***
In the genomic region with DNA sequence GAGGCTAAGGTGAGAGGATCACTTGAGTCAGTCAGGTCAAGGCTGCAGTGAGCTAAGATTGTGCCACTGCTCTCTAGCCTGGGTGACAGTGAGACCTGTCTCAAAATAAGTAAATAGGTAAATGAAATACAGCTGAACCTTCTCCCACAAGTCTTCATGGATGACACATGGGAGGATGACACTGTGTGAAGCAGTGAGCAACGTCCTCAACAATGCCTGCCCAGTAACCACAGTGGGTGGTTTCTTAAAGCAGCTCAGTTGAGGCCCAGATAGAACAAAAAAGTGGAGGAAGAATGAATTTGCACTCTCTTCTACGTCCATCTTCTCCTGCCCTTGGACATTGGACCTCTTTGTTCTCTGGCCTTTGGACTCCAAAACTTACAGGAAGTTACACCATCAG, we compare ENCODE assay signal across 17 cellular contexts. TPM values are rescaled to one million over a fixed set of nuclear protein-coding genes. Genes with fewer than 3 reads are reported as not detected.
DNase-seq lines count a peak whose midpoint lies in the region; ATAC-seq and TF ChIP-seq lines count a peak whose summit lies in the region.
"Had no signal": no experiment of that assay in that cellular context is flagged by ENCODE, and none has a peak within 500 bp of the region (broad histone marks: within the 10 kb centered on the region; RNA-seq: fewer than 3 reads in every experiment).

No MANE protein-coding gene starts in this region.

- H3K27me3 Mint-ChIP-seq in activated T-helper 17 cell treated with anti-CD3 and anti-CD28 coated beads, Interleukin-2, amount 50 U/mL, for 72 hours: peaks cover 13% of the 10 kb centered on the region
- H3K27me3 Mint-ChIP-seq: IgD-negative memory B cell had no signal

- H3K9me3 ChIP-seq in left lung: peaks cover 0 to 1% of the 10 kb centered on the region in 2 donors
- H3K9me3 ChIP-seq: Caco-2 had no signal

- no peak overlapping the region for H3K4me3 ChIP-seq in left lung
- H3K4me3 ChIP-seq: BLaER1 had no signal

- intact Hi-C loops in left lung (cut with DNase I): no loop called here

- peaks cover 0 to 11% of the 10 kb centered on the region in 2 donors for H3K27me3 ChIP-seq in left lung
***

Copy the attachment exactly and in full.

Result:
In the genomic region with DNA sequence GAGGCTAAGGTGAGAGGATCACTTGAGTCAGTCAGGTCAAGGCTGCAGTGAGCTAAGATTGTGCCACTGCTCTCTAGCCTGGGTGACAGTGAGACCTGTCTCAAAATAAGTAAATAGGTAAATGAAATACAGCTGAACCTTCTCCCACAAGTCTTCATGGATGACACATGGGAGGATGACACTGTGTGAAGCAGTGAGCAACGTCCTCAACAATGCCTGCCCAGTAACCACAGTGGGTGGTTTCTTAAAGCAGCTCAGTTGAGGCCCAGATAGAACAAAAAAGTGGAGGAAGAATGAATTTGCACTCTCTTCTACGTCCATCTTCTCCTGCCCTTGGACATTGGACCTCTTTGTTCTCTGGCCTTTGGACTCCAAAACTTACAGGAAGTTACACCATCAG, we compare ENCODE assay signal across 17 cellular contexts. TPM values are rescaled to one million over a fixed set of nuclear protein-coding genes. Genes with fewer than 3 reads are reported as not detected.
DNase-seq lines count a peak whose midpoint lies in the region; ATAC-seq and TF ChIP-seq lines count a peak whose summit lies in the region.
"Had no signal": no experiment of that assay in that cellular context is flagged by ENCODE, and none has a peak within 500 bp of the region (broad histone marks: within the 10 kb centered on the region; RNA-seq: fewer than 3 reads in every experiment).

No MANE protein-coding gene starts in this region.

- H3K27me3 Mint-ChIP-seq in activated T-helper 17 cell treated with anti-CD3 and anti-CD28 coated beads, Interleukin-2, amount 50 U/mL, for 72 hours: peaks cover 13% of the 10 kb centered on the region
- H3K27me3 Mint-ChIP-seq: IgD-negative memory B cell had no signal

- H3K9me3 ChIP-seq in left lung: peaks cover 0 to 1% of the 10 kb centered on the region in 2 donors
- H3K9me3 ChIP-seq: Caco-2 had no signal

- no peak overlapping the region for H3K4me3 ChIP-seq in left lung
- H3K4me3 ChIP-seq: BLaER1 had no signal

- intact Hi-C loops in left lung (cut with DNase I): no loop called here

- peaks cover 0 to 11% of the 10 kb centered on the region in 2 donors for H3K27me3 ChIP-seq in left lung